There are plenty of immigrants from the Horn of Africa in the neighborhood - Ethiopians and Somalis. The Somali taxi drivers who hang out at the local Starbucks and Coffee People have an inhuman capacity for espresso. Our neighborhood also boasts Somali and Oromo cultural centers. The worshippers at the Holy Trinity Orthodox Church a little way away are as likely to be Oromo or Amharic as Greek and Romanian these days. Most of their businesses seem to be restaurants and grocery specialty stores or taxicabs. In ten or twenty years we'll probably see more realtors, insurance salespeople clothing stores and the rest in the way that the Hollywood District around Sandy turned Vietnamese.

This is a sort of roundabout way of getting back to the original topic - the food. Those half dozen Ethiopian and Somali restaurants are holes in the wall. The tacquerias are greasy spoons. Greasy tortillas? But the food is cheap, plentiful and really really good. Authentic, too. A good friend of ours is a recent Mexican immigrant. She says the local offerings are exactly like she is used to back home.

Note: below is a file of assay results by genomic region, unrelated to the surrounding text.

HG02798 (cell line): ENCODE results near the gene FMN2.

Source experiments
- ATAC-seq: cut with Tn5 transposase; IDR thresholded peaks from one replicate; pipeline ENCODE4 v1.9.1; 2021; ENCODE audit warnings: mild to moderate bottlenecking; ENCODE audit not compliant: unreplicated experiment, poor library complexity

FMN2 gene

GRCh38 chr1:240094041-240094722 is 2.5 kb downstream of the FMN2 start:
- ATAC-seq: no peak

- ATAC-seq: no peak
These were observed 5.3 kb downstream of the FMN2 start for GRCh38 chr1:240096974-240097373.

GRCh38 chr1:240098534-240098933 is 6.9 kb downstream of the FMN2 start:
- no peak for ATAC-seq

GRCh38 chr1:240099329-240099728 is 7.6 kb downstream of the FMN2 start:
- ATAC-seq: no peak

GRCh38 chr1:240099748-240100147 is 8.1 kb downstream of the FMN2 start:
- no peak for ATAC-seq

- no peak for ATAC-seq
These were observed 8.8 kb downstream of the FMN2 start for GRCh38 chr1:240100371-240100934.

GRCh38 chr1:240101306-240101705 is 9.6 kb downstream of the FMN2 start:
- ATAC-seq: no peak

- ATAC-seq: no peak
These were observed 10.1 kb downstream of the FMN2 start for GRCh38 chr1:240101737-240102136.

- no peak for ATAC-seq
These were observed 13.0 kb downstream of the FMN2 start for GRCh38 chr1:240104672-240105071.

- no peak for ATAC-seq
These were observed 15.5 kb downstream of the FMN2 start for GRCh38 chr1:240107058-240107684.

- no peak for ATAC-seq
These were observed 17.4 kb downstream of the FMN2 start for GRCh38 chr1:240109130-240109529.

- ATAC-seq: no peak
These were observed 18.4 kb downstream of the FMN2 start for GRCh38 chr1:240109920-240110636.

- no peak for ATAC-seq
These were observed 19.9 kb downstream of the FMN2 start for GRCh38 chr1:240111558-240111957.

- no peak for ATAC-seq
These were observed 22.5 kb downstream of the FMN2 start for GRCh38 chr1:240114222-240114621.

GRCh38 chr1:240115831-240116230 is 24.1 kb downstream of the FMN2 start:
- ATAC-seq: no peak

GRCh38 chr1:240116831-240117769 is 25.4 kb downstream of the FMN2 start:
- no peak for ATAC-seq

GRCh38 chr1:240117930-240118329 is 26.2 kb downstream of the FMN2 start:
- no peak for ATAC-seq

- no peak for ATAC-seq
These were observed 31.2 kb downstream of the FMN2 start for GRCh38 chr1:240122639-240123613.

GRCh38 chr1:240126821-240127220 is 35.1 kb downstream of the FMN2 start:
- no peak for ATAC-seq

By some demographic measures Portland is the most integrated major city for Asians. But it is one of the most segregated for Africans and African-Americans. The neighborhood we live in was part of Dark Town until a few years ago. Now it's more mixed. So you still find really good barbecue joints around nearby. Most of them don't have names or signs, and you're as likely to get a basket with waxed paper as a plate. But the meat is smoked just right, and you need a wheelbarrow to get to your car after dinner.

We just had a disappointing barbecue experience in a trendy part of town that was highly spoken of in the local papers. On our way there we walked past what I used to think of as a Mexican restaurant. In the next couple columns I'll tell you more about the contrast.